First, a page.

Atrios also claims that the Stein article is much more accurate. He doesn't speculate as to the role of lunches with incumbent congressmen.

Oh this is embarassing. I went over to Glenn Greenwald's blog looking for his criticisms of Obama from the far left where Hayek meets Orwell and read

UPDATE II: On an unrelated note, The New York Times today has an article on the launch of Accountability Now. As is always true with articles of this sort, one cannot control how the message is conveyed. There are many terms employed by the article ("liberal" and "left" and "progressive" and "centrist") that aren't accurate in terms of describing the central goal of the organization, but, for purposes of an article like that, the basic theme is correct enough.

I liked the Stein article too and I consider Greenwald to be the Orwell of our times.
I just donated $25 to Accountability Now here.


Anonymous said...

Having read the essay a couple of times I am not sure I understand what it is about, but I get the idea as always there are a bunch of supposed or pretend liberals who are intent on being as scary as the wildest of conservatives and Brad DeLong has become as scary as these pretending folks can become. Why? I have no idea, but DeLong is scary as can be.

Anonymous said...

The calumny against the New York Times, not against specific parts of specific articles in the Times but against the Times is beyond shameful and frightening for whatever influence there may be to the crusade.

Anonymous said...

March 3, 2009

New York Times Crashed-and-Burned Watch (Worst David Brooks Column Ever Edition)

-- Brad DeLong

Of course the New York Times is and was terrific this very day among other days, being the finest newspaper I have found anywhere in the world, but there is an evident need to harm the newspaper and intimidate the staff that is, I repeat, scary and shameful.

Robert said...

Anonymous I (first comment). I don't blame you for my incoherence. I get comments in my e-mail. Reading the comment, I had no idea what post was being commented on.

Anonymous II and III I assume you are someone else. Otherwise I misread comment 1. I'd say that Brad has made a very strong case against the NY Times and (even more so) the Washington Post over the past few years.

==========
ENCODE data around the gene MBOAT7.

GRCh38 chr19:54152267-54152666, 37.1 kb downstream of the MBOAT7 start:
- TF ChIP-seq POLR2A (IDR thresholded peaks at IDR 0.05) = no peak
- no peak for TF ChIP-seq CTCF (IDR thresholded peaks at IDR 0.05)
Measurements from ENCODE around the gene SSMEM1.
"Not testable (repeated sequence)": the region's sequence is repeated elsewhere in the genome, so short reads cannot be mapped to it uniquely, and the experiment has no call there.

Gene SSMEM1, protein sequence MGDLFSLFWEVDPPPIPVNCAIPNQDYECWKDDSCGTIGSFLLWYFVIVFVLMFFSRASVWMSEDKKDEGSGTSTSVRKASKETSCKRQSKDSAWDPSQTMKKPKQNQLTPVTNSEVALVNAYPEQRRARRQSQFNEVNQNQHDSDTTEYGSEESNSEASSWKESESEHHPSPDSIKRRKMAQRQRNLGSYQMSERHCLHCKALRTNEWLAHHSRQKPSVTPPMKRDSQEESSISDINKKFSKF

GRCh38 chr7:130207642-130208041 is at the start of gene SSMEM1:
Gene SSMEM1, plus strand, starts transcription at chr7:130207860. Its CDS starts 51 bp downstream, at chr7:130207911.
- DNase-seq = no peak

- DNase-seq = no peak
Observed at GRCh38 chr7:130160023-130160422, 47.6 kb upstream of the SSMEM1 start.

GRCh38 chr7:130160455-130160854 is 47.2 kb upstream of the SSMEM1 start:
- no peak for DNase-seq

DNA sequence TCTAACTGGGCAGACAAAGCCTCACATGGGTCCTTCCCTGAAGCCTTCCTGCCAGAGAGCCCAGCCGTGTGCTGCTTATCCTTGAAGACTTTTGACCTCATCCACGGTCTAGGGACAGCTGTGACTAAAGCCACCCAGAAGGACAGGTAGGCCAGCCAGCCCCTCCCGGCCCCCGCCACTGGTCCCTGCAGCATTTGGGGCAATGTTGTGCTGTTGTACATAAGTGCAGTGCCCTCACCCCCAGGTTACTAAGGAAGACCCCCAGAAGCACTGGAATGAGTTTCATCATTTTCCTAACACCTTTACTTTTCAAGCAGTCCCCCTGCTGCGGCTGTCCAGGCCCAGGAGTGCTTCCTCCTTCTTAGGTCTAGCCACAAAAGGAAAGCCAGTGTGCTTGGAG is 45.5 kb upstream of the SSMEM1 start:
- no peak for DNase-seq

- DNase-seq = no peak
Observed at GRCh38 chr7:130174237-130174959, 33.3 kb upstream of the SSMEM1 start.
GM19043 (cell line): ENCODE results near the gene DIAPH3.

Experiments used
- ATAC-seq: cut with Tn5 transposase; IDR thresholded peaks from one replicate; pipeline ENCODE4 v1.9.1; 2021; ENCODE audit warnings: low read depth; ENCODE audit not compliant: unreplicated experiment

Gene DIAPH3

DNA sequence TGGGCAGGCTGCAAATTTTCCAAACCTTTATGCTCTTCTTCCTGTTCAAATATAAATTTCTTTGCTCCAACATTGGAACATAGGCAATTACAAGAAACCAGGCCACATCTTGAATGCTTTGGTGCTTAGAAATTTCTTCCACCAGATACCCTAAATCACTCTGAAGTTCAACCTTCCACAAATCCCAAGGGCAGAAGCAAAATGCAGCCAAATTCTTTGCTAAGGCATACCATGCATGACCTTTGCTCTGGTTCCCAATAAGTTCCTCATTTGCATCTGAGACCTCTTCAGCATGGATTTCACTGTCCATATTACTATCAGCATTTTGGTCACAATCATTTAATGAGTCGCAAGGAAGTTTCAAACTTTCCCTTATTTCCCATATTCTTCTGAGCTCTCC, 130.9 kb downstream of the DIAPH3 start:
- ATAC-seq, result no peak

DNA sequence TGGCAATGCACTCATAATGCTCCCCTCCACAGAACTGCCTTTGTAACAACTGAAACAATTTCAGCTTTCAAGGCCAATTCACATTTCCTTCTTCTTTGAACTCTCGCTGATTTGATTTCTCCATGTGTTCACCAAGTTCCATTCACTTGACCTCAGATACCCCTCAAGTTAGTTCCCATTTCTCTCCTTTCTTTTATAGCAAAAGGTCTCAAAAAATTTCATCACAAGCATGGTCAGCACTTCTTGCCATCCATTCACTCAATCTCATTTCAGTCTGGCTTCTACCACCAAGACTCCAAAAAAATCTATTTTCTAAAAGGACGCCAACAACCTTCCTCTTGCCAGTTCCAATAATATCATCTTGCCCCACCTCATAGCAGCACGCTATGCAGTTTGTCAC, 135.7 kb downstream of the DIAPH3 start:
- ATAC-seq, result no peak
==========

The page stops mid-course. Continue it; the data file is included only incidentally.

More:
He'd suggest you read the Financial Times if you haven't found a newspaper better than the New York Times. I wouldn't know, I don't read The Financial Times regularly. I think he'd also list the news pagers of the Wall Street Journal and the McClatchey papers.

His main accusation is that, he claims, the NYTimes and the Washington Post slant their stories in order to maintain access. The Bush administration was willing to leak to them under some conditions. Brad argues that those conditions were inconsistent with quality journalism.

He is often intemperate, but he has built the case based on specific examples for years and it is, by now, quite impressive.

I still read the Washington Post (first news source of the day) and the New York Times (second) and then no newspaper third, so I can't be all that convinced.

Anonymous said...

Thank you for the generous response which I will consider further.

For now I think the New York Times superb and cannot imagine any person reading the Financial Times for other than technical-economic reasons. There is at best a hint of culture, and the slant of the Financial Times is as obvious and intemperate as Lawrence Summers has always been obvious and intemperate. My take on the matter is that DeLong has been wildly intemperate in criticism of institutions and people when specific instances are enough. Character demeaning is not even criticism only....

No matter, I will consider further because of your fine response.

Anonymous said...

No; I do not in the least agree even though you are kind. DeLong is simply intent on censoring and intimidating reporters and analysts and damaging the institutions they work for, definitely so the New York Times, and DeLong is not interested in criticism. Intimidation is not criticism.

Robert said...

I'll be frank. I don't know about The Financial Times -- I don't read it. On Brad, although I have no evidence, I believe that he is working the refs, that is deliberately trying to intimidate as you argue. I repeat, I have no evidence for this suspicion.

It's just that on the blogs which he and I read it has been remarked many times that the right has managed to intimidate the press and, hypothetically, if someone on the left did the same coverage would be more balanced.

I think Brad is also very angry about the behavior of the press when he was a deputy assistant secretary. The gross bias against Clinton really was extreme (and the New York Times was a very bad offender Also the rules of slant for access really got on his nerves (I don't have the link but it was negative slant to punish Summers for too little access).

So there may be some strategy there (cui bono) but the anger is real.